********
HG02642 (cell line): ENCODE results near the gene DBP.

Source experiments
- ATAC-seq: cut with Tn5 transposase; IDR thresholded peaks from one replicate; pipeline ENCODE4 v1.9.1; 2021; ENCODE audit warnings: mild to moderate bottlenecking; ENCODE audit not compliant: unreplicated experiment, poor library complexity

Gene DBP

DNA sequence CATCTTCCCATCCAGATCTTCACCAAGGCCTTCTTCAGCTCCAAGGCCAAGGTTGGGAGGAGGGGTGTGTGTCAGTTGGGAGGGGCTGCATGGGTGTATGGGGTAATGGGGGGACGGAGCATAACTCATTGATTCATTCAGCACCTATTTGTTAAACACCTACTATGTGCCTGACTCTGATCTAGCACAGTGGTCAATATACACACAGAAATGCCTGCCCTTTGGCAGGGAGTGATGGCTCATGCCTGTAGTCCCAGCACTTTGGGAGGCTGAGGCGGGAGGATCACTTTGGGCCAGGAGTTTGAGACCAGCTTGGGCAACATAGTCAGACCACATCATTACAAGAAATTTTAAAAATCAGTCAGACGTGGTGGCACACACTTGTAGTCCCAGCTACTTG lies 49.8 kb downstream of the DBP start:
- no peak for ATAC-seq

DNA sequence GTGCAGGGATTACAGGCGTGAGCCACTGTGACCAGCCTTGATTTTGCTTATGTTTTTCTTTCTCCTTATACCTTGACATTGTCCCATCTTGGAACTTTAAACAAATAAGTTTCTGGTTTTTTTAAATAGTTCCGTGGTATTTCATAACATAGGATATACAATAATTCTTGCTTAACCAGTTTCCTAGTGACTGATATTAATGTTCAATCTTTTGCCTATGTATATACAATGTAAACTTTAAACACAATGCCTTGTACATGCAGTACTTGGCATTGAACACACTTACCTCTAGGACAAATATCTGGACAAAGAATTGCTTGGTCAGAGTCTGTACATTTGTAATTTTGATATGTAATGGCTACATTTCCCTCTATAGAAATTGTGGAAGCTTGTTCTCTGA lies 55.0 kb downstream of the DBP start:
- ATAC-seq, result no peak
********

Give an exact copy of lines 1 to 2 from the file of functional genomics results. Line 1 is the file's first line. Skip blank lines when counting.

HG02642 (cell line): ENCODE results near the gene DBP.

Source experiments